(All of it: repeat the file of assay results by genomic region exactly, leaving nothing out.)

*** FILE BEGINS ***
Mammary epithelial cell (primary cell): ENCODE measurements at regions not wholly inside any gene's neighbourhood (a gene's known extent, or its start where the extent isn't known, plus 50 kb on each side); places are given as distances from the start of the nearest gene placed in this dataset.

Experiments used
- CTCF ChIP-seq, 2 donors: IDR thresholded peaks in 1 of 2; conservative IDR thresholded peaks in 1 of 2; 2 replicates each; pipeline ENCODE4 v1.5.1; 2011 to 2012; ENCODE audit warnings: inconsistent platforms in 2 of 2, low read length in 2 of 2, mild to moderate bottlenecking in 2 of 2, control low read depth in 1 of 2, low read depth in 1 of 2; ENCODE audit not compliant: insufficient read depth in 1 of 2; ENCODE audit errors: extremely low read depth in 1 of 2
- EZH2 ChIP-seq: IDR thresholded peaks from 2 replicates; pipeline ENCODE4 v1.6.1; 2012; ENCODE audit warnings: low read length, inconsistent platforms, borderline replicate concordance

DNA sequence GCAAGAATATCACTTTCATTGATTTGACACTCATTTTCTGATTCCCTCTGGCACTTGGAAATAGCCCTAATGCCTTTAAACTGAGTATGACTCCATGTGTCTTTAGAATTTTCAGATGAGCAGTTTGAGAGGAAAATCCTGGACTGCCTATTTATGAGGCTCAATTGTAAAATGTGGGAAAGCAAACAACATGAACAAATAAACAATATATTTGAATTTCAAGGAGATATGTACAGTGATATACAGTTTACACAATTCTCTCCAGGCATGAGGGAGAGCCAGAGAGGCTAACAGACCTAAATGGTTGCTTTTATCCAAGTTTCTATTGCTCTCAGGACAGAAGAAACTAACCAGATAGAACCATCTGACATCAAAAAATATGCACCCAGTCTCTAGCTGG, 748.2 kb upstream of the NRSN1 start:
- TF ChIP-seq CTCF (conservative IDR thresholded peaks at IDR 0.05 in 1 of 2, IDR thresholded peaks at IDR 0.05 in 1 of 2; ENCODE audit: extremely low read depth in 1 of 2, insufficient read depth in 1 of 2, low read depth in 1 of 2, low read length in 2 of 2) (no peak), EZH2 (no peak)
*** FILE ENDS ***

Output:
Mammary epithelial cell (primary cell): ENCODE measurements at regions not wholly inside any gene's neighbourhood (a gene's known extent, or its start where the extent isn't known, plus 50 kb on each side); places are given as distances from the start of the nearest gene placed in this dataset.

Experiments used
- CTCF ChIP-seq, 2 donors: IDR thresholded peaks in 1 of 2; conservative IDR thresholded peaks in 1 of 2; 2 replicates each; pipeline ENCODE4 v1.5.1; 2011 to 2012; ENCODE audit warnings: inconsistent platforms in 2 of 2, low read length in 2 of 2, mild to moderate bottlenecking in 2 of 2, control low read depth in 1 of 2, low read depth in 1 of 2; ENCODE audit not compliant: insufficient read depth in 1 of 2; ENCODE audit errors: extremely low read depth in 1 of 2
- EZH2 ChIP-seq: IDR thresholded peaks from 2 replicates; pipeline ENCODE4 v1.6.1; 2012; ENCODE audit warnings: low read length, inconsistent platforms, borderline replicate concordance

DNA sequence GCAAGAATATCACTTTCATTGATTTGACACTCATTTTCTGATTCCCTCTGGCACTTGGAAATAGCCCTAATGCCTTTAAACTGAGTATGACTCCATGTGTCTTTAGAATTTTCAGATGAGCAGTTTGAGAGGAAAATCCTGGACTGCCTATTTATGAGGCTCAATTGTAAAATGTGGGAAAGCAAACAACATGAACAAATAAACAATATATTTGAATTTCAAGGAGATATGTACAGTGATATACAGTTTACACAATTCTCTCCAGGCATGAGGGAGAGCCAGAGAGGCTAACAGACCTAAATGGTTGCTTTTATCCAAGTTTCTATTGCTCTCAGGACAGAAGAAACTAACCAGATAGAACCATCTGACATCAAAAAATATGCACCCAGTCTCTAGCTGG, 748.2 kb upstream of the NRSN1 start:
- TF ChIP-seq CTCF (conservative IDR thresholded peaks at IDR 0.05 in 1 of 2, IDR thresholded peaks at IDR 0.05 in 1 of 2; ENCODE audit: extremely low read depth in 1 of 2, insufficient read depth in 1 of 2, low read depth in 1 of 2, low read length in 2 of 2) (no peak), EZH2 (no peak)